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Nikolas5167

Jun 29, 2015

Facility: Buckland Village

A wonderful facility with caring and dedicated staff. The hardest decision I have ever had to make by placing my husband in an aged care facility, but this facility is unbelievable, not only in the building itself, but the quality of care and the friendliness of staff, not only to my husband, but myself as well. The food is exceptional, there are lots of activities and they spoil him "wrotten"!

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Penny44

May 5, 2015

Facility: Buckland Village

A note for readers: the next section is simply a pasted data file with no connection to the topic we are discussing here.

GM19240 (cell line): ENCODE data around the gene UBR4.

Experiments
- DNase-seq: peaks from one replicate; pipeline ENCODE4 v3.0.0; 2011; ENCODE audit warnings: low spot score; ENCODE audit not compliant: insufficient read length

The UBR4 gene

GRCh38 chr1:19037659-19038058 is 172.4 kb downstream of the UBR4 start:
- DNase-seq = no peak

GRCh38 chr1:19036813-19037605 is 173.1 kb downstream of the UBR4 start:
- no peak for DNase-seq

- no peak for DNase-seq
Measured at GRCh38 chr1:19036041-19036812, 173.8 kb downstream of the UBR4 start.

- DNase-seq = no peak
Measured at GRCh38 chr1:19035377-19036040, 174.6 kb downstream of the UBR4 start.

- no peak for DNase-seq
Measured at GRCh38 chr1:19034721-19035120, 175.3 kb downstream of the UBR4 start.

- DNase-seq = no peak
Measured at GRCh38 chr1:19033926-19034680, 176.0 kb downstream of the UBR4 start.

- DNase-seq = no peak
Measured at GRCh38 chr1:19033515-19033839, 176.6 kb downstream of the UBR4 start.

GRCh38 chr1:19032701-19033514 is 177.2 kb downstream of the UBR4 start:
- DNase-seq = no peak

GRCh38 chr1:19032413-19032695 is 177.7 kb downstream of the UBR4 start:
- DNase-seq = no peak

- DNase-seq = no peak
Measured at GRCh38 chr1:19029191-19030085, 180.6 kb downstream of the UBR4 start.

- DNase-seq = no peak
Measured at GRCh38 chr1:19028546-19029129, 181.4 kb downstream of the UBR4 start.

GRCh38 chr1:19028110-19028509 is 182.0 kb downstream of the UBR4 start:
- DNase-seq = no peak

My mother, Zoe Westgarth, was in Buckland Nursing Home in Springwood in the Blue Mountains after having a fall in her retirement unit at the same address and ending up in a wheelchair. The retirement unit she had before the fall was well appointed, quiet and there were lots of activities. 99% staff were wonderful to her, in fact, dare I boast, but my mother was truly the "star of the show" there. She rode around in her wheelchair, with her salt cellar tucked behind her cushion (they don't give me enough salt!); she read avidly and wrote the book reviews in the monthly newsletter; she used her laptop to send emails (although often my brothers and I would get a few blank ones as she could never find them once they minimised to the task bar, before we got one with anything in it! She was also on the food committee for a time. The cordless phone she carted around with her was often being used as she nattered away with the other hand wheeling her chair. If nurses were hard to find, you could always find a couple in her room with peels of laughter gathering decibels as you walked towards her room. Other residents would visit her often or she would visit them. I lived very close by and saw her almost every day so I really got to know all the staff extremely well. Staff were also very tolerant with the somewhat difficult residents but there were only a few. It was overall, a happy place. If there was anything I didn't like it was when they stopped letting dogs visit residents but I know that was out of the actual nursing home's control. My mother really loved it when I could take my small dog to visit her but then they stopped that, even outside so she never saw her again. Dogs are such good therapy, especially for depressed residents of which there were a few. She was given bubble baths being lowered into the bath in a sling when staff time permitted. Her laundry was beautifully done, folded and put away, her dentures cleaned for her. The permanent staff were faultless even when short staffed. Three months before she passed away. she had what was probably a TIA, and began talking to lavender sprigs, sending my deceased father messages via rose petals, and phoning people on her calculator and having long conversations. She also developed renal failure and all this time, the staff cared so well for her and the more frail she became, the more they cared. Her special nurse was Libby and she was wonderful and they had great laughs and the same sort of sense of humour. She had been allocated a lovely room in the new building but didn't quite make the extra week. After just over 4 happy years in the Nursing Home, and the day after her 89th birthday (having said to me when she again asked how old am I now?, her comment "oh that's enough birthdays for me", and died at 11.30am the day after her birthday, on 17 May 2007. I hadn't seen nurses actually crying before when someone had died but they sure did when my mother died. I sat on the back step with Libby just outside my mother's room and we cried on one another's shoulders. I am very saddened to hear of many nursing home not caring for their residents to this standard these days. I did do a lot of research in the area before deciding, with Mum, to be at Buckland Nursing home. I highly recommend it. Where I have given only 4 stars was largely due to shortage of staff. With pleasure Penelope Westgarth (Penny)